3. Keep the instrument and lesson sheets or books easily accessible. I always go the extra mile with this. We always leave the instruments out of their cases, hanging on the wall so they’re really easy to pick up. When they are in the cases because we’ve been out with them, I immediately unpack them and hang them up. I also monitor the tuning and make sure they’re in tune enough for practicing. With electronic tuners, ($23) even non-musicians can tune instruments. Make sure to have extra picks (if needed) around.
4. Have music playing around the home or in the car as much as possible. If your child is learning to play bluegrass, it’s essential that they hear bluegrass as much as possible. Learning music is very similar to learning a language and we learn language much faster when we’re immersed in it. Much of what I know about music and bluegrass was never taught to me. It didn’t need to be, because I acquired it naturally through listening. Make sure to have a stereo in the living room and use it whenever possible. Don’t rely on your child to turn it on. Most kids aren’t that proactive. My kids love to play computer games, so when they play I often have bluegrass playing in the background. This does require investing in CDs, but check out local libraries. They often have a number of bluegrass and old-time CDs. Visit my recommended album lists. Also consider satellite radio, which has an all-bluegrass station, or internet radio, especially Pandora as I mention here.
5. Play with them if possible. This can be a huge help. It certainly made the difference for my own kids. Of course if you don’t play, make sure to take an interest. Listen to them play, show them off to family and friends. Kids need validation, especially from their parents.
6. Keep them inspired. Take them to concerts, festivals, workshops: anything to get them inspired. How inspiration happens is a total mystery, but almost every musician has a story about how they saw some musician or band that just set them off. It can be very random. Mark O’Connor, the fiddling prodigy, saw Doug Kershaw on TV when he was seven years old. Chris Thile’s dad took him (at age 5) to a show because a friend asked him to come and hear a music called “Bluegrass”. Now he’s the greatest mandolin player ever, at age 22. Others were surrounded by musical parents or had a friend introduce them to the music at a jam. You can’t predict when or where it’ll happen but you can surely increase the odds that it will. The Redwood Bluegrass Association, which sponsors concerts in Mountain Veiw, has been generous enough to allow all of my students under 18 to attend their shows for free.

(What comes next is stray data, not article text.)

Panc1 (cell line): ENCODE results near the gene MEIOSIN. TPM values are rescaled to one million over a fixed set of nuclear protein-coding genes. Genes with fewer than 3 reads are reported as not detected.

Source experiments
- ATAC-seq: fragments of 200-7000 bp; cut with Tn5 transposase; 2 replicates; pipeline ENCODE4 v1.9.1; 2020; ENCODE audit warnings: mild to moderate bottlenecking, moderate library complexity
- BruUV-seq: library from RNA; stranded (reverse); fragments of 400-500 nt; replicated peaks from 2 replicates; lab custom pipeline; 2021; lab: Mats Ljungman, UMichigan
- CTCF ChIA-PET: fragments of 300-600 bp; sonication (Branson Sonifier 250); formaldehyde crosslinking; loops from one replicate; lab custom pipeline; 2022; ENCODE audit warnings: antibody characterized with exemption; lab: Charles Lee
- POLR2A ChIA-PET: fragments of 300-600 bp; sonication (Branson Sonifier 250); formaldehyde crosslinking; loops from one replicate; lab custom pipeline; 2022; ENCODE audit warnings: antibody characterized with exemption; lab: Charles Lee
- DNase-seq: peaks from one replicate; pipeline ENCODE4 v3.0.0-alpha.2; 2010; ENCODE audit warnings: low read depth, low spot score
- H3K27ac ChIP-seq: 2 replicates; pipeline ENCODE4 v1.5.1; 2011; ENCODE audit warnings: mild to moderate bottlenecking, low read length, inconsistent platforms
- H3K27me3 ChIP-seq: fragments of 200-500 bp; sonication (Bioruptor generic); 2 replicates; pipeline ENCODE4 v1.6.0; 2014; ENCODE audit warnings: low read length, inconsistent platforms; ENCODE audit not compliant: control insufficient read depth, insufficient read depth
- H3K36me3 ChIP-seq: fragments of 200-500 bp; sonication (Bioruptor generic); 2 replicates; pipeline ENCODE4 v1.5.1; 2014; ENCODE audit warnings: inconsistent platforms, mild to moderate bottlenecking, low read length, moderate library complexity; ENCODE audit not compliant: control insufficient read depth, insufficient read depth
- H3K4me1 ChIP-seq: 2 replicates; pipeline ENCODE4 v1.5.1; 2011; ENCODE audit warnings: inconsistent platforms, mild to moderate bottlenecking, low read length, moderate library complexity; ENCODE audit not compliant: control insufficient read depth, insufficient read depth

7. When they’re ready, have them play with others. For most kids in the bluegrass world, this usually means playing with grownups, or traveling long distances to find other kids, but my students are lucky in that I have a fairly successful bluegrass program for kids established right here in Palo Alto. And I do occasionally offer a Kids-Only Bluegrass Jam Class.
Which instrument should I start my child on?
Having said that, here’s my take on the pros and cons of the bluegrass instruments:
These have the advantage of being small, but they do require a little more left hand strength generally than guitar. But with very careful setup, including light strings, it should be fine. I’ve started quite a few kids (including my son) on mandolin as early as age six and at that age, with some practice, they usually don’t have trouble pressing down the strings. One trick for this, should it be an issue, is to tune the instrument a whole step flat for the first few months, which will reduce the string tension quite a bit. If for no other reason, I think mandolin is a good choice because so it’s so much less common, which can make a kid feel special.
It’s easy to get smaller guitars these days, so size isn’t an issue. I start my kid students on steel string guitars and they do require some finger strength, but if the guitar is carefully set up and has light strings, most six year olds, in my experience, can learn just fine. One trick I use is to keep a capo on the guitar, so the reach down the neck isn’t as far. I’ve had young students keep a capo on the 4th fret of a Baby Taylor guitar for a year before removing it or moving it back to the second fret.
Similiar issues as guitar, except finding smaller instruments is harder. But most important is light weight, since banjos can be very heavy. The Deering Goodtime banjo is a good beginner choice because it’s light and they come set up easy to play. Banjos do have long necks which can be hard to reach down, but like guitar, a capo at about the fourth fret will shorten it so that most any kid can reach fine. Banjos are generally easier to press the strings down than a guitar, but still they must be set up carefully to be as easy to play as possible. And like mandolin, I think banjo is a good choice because there are so few kids playing it.
This instrument is more physical than the others, and should probably not be started before about age ten or so. It’s best to go with a half size bass until a child is 13 or 14, depending on their size and strength. Bluegrass bass is more physical than the other instruments, but conceptually it is easier to play. This is a good choice for a kid who isn’t going to dedicate as much time to practicing but still wants to be part of the bluegrass scene.
This is often the instrument of choice for kids. They do come in small sizes, they can be started through the school orchestra program and they do not require much strength. On the downside though, they require a fair bit of coordination and the sounds of a beginner are more harsh than the other bluegrass instruments. Personally, I think fiddle is a great choice for a dedicated student, but the other instruments usually sound better in the beginning. Since mandolins and fiddles are tuned the same, they use the same left hand fingering and many players double up on them.
My teaching philosophy with kids.